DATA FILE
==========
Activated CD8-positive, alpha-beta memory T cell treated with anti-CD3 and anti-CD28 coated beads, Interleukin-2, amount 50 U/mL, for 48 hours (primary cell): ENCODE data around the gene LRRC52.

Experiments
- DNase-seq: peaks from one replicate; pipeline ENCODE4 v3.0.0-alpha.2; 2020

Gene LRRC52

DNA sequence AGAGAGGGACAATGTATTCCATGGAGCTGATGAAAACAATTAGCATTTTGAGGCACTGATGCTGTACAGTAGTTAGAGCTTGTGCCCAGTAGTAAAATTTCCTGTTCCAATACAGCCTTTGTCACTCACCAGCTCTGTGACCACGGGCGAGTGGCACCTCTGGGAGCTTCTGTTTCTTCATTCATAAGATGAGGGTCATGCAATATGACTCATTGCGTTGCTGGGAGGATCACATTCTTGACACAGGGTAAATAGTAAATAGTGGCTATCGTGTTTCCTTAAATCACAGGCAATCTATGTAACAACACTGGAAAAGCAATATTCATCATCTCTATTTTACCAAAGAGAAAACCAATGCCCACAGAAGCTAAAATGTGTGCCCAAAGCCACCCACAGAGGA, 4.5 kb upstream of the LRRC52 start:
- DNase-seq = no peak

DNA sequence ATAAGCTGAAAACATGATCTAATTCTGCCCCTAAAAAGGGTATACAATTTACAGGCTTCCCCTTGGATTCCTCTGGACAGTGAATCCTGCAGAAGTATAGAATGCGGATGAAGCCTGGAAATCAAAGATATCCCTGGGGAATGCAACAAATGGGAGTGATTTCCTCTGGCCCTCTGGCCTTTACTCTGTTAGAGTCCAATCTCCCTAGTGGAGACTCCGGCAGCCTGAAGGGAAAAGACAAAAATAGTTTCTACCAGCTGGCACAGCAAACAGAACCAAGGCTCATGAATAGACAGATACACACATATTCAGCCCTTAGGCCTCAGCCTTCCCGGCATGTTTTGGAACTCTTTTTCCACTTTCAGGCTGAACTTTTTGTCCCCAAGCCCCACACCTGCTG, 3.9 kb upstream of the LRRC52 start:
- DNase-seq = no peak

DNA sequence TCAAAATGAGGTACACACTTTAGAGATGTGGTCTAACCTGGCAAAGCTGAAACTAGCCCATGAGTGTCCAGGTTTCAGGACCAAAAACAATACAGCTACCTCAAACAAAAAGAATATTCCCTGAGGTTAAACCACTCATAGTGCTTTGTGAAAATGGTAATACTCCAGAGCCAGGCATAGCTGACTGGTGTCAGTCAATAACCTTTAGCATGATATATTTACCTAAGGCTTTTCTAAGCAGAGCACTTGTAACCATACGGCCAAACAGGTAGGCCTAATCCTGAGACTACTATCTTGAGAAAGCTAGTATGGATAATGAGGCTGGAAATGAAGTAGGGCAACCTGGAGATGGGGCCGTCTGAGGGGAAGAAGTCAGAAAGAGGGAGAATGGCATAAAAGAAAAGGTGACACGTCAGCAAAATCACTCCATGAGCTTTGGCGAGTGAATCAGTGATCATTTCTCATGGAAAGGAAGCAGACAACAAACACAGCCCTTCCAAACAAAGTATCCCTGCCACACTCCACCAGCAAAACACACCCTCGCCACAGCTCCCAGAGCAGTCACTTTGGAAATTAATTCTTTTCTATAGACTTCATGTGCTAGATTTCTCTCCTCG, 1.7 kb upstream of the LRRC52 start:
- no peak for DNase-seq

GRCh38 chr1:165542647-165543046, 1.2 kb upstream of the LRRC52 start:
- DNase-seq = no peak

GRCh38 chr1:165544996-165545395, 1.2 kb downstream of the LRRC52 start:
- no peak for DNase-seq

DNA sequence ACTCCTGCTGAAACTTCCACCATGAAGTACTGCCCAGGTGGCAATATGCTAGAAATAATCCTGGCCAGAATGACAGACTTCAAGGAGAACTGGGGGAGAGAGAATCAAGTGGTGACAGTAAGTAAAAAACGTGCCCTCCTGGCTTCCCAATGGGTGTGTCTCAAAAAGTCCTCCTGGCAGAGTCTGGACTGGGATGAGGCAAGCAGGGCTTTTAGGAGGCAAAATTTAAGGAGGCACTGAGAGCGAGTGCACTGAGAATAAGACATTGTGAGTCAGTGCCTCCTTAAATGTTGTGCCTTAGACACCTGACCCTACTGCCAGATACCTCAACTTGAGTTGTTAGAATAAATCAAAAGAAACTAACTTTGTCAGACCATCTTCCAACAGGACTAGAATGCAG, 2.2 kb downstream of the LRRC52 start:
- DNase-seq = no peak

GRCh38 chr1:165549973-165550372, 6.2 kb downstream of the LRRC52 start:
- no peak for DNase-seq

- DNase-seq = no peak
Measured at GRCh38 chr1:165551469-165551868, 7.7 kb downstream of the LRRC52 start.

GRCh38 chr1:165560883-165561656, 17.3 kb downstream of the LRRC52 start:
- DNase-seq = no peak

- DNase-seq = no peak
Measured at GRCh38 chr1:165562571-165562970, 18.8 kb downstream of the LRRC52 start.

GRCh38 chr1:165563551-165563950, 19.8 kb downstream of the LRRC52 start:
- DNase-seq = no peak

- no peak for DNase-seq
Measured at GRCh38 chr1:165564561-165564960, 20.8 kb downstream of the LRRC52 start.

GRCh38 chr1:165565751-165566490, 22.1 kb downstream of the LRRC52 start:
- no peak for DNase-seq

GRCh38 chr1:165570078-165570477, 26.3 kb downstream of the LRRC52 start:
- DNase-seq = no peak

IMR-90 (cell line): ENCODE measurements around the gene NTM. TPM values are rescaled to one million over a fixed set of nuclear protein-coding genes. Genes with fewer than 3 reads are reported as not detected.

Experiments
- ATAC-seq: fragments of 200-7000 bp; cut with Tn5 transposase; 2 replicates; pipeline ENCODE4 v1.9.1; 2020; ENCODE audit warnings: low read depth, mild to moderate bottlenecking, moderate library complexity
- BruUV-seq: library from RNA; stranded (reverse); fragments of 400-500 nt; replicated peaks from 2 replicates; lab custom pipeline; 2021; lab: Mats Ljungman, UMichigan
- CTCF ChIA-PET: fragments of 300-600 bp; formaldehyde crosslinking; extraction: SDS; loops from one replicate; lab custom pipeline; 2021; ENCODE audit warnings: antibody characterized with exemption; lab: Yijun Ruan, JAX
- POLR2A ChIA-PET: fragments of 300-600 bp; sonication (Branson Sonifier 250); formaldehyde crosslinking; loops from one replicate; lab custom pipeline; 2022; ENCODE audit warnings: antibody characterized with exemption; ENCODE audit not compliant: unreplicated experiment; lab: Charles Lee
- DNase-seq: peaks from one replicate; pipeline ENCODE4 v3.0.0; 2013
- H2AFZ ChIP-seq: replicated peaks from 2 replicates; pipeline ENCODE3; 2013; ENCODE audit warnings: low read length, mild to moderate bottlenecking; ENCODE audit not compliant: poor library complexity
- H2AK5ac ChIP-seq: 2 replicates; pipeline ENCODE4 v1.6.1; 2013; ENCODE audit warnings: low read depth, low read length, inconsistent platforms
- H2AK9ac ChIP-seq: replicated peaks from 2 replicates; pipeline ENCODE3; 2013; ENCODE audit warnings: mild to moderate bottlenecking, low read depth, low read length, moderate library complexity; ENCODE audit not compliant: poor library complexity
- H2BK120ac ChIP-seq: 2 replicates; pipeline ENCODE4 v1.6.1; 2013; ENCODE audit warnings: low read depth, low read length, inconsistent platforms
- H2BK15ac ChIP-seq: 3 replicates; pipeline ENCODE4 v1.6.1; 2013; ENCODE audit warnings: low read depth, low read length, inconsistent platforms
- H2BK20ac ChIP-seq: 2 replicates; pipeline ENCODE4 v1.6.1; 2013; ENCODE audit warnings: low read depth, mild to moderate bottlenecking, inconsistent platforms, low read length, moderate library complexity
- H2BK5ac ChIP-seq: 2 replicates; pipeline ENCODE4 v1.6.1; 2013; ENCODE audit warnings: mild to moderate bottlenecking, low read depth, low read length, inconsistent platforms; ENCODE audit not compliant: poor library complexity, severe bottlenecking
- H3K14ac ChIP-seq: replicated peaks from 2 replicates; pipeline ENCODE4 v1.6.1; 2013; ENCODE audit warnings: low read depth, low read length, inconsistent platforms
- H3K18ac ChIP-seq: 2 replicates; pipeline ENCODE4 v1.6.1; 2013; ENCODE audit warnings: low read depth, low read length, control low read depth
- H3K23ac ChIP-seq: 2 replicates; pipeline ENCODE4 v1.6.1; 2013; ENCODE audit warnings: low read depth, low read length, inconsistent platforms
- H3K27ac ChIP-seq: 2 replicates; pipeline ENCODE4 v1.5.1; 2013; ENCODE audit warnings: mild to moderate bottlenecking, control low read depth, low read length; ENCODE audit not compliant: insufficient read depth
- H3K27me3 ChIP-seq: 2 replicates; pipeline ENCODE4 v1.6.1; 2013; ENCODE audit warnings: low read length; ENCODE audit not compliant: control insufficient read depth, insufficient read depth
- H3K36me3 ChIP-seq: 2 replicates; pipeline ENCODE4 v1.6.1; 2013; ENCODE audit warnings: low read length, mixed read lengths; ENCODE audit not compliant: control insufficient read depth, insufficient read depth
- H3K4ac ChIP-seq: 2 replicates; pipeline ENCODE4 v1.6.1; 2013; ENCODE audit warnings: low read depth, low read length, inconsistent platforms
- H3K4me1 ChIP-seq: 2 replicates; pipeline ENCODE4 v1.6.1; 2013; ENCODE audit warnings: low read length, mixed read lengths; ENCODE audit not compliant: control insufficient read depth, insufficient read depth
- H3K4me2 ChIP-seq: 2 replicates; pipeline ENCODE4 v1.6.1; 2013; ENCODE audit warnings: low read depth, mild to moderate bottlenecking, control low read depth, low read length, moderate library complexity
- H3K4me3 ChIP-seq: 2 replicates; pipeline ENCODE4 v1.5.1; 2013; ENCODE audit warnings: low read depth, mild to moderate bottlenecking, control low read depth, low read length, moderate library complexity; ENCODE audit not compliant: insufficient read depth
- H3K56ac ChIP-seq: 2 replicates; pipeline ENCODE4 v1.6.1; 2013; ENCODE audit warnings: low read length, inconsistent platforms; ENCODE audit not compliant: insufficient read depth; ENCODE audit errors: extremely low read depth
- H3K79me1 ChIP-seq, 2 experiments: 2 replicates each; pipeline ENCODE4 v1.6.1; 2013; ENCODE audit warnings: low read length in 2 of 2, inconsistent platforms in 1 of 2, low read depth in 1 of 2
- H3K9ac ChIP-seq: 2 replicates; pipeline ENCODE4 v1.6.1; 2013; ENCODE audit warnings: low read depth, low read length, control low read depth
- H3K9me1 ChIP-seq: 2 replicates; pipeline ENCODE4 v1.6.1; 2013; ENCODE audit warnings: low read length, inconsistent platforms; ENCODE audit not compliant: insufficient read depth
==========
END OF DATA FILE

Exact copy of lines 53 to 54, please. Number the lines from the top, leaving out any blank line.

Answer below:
- H3K4ac ChIP-seq: 2 replicates; pipeline ENCODE4 v1.6.1; 2013; ENCODE audit warnings: low read depth, low read length, inconsistent platforms
- H3K4me1 ChIP-seq: 2 replicates; pipeline ENCODE4 v1.6.1; 2013; ENCODE audit warnings: low read length, mixed read lengths; ENCODE audit not compliant: control insufficient read depth, insufficient read depth